The pictures on display at The Photographers´ Gallery demonstrate some of the finest of Aho´s trademark work, and we see evidence of symmetry, use of block colour and exquisite framing and cropping. It´s an aesthetic that looks imitative, except that it´s not. This is the stunning work of a true original, rarely seen outside of her homeland. Make sure it´s on your list.
Claire Aho: Studio Works is at The Photographers´ Gallery until 21 July.
Event: Claire Aho - Studio Works at The Photographers´ Gallery in London
"Now it is possible to see Aho’s magnificent works at The Photographers’ Gallery in London"
Claire Aho, 87, is considered the pioneer of Finnish editorial photography. Now it is possible to see Aho’s magnificent works at The Photographers’ Gallery in London. The exhibition focuses on Aho’s studio works from 1950s till 1970s.
Aho was born in Finland in 1925 and got her first camera at the age of ten. This very talented, visionary woman is a grand daughter of another two talented Finnish artists: famous writer Juhani Aho and painter Venny Soldan-Brofeldt.
Aho started her career in 1940s. She was known as a very innovative photographer and the colorful, lively and sometimes even amusing poses she captured were new in the field of editorial photographing at the time. Not to mention the fact that the photographer was a woman. Most of her works Aho did for leading Finnish lifestyle magazines, such as Suomen Kuvalehti and Avotakka.
Aho currently lives in Stockholm, Sweden. She’s retired but still continues photographing.
Claire Aho: Studio Works exhibition is available at The Photographers’ Gallery until 21st of July.
Claire Aho: Studio Works, The Photographers’ Gallery, London
"--- the composition of the various scenarios is extremely inventive"
"The focal dynamism and balance of the composition, taken with the intensity of the colour, grabs the attention of the viewer"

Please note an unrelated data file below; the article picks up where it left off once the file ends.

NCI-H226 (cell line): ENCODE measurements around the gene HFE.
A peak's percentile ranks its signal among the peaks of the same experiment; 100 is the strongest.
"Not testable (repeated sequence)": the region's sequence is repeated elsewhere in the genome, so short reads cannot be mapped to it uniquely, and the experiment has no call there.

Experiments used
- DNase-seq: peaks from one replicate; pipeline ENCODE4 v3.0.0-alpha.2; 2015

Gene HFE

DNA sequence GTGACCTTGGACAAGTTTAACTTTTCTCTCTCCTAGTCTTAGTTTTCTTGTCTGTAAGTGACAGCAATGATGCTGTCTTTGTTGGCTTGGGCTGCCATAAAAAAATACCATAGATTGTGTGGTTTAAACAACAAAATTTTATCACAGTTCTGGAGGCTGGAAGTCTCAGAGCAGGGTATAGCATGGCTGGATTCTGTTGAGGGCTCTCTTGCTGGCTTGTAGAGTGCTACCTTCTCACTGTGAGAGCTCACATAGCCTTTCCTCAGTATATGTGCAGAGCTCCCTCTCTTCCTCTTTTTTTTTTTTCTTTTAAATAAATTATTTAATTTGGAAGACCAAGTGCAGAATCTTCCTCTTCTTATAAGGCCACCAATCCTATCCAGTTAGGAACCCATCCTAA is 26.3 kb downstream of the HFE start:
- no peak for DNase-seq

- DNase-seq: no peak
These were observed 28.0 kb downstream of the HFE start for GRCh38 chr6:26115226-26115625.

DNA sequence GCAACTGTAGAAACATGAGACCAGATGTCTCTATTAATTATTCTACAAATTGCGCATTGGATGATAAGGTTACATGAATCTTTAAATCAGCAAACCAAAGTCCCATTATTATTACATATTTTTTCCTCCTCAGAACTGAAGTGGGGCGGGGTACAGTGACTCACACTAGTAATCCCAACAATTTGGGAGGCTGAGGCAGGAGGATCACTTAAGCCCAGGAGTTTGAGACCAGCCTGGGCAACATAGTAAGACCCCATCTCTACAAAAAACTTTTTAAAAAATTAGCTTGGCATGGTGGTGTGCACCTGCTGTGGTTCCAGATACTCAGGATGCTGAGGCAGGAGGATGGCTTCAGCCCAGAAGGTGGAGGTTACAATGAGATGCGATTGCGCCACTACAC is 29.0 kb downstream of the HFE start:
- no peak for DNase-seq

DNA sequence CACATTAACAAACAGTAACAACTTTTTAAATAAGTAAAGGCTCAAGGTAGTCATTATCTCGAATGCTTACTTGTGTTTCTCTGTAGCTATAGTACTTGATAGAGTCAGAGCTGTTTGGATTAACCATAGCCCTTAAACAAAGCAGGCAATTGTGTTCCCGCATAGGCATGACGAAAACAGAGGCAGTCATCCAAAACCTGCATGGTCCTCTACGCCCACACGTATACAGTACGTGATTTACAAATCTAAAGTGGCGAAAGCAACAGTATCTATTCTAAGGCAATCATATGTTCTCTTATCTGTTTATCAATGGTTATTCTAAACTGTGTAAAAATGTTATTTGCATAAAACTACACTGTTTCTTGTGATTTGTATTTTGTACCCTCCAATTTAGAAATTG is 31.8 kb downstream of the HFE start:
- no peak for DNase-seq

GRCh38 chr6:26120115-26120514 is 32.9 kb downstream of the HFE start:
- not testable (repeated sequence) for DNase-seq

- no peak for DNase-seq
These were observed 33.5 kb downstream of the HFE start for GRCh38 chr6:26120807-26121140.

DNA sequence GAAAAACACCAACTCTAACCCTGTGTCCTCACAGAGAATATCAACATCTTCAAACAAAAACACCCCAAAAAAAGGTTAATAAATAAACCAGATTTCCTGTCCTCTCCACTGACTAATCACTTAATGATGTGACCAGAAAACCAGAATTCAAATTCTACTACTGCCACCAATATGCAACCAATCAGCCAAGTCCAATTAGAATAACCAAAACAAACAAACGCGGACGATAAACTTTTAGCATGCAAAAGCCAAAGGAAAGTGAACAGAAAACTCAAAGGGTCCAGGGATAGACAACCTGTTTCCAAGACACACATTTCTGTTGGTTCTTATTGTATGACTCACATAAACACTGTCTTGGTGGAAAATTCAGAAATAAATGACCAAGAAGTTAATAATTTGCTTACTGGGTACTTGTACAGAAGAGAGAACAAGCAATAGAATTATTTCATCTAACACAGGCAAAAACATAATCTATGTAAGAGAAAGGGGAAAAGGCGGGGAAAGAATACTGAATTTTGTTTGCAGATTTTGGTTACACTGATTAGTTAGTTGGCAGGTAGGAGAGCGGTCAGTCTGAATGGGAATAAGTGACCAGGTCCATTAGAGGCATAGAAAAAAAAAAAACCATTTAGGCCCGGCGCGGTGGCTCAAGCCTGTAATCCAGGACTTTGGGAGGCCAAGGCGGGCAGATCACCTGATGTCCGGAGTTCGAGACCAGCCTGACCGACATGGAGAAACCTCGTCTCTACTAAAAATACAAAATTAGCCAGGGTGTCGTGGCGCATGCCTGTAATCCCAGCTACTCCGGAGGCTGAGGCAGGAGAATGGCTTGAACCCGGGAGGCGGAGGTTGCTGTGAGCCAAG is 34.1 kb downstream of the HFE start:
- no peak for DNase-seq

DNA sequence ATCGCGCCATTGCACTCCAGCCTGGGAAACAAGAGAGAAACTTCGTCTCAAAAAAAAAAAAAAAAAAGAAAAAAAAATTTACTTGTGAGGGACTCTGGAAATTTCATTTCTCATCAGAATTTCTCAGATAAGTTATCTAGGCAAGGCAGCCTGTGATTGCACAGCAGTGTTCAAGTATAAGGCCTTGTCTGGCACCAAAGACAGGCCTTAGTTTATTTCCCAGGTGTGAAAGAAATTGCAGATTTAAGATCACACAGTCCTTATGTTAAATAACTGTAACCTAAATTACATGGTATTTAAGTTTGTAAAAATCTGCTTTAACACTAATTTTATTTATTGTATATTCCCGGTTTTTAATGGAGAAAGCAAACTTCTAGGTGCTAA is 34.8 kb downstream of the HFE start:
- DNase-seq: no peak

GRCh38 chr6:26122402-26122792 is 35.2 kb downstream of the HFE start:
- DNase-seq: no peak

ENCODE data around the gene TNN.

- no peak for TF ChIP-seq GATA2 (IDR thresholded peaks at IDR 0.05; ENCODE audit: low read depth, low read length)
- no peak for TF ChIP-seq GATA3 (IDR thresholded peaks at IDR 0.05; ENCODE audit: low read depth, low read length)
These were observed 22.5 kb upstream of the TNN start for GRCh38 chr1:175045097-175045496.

"--- Aho employs ingenious methods for displaying complex, patterned materials with extra geometrical complexity"
Claire Aho has produced a prolific output, covering editorial, advertising, fashion photography and reportage. From this substantial body of work the selection of photographs exhibited atThe Photographers’ Gallery were taken between 1950 and the late 1960s. In the early 1950s, Aho opened a commercial studio in Helsinki. Here she undertook every aspect of the image making process: casting, styling, lighting and developing. This exhibition focuses on her studio work.
When inherited feelings about culture and commerce in those with an industrial heritage are put aside, the composition of the various scenarios is extremely inventive. These compositions when considered outside a commercial context at least hint at the surreal, especially taking into consideration the form of the compositions. An almost overwhelming continuity throughout the work is the intensity of colour. Another is the arrangement of pattern.
Use of intense colour is exemplified in Untitled. (c. mid 1950s) – a photograph that focuses on a bunch of flowers. Pink and purple here are so intense that they glow against the plain background. Owing to this intensity, the entire composition has an unreal quality. This hints at three qualities imparted by all of the work on display: health, opulence and elegance. Paula Coffee and Erikois Beer (c. mid 1950s) speak of these qualities through the use of intense colour and the beauty of the models. Particularly striking here is the form of the compositions, which is finely balanced. Against black backgrounds the female models are captured from surprising but balanced angles holding trays with the items advertised.
Intense colour and female beauty impart unreal health, opulence and elegance in Untitled (1960). Here, a femalemodel looks directly to camera. She wears an elegant, aquamarine ball gown. She seems to be situated in a forest. Here, the unlikely nature of the situation coupled with the intense colour generates the unreal opulence desired.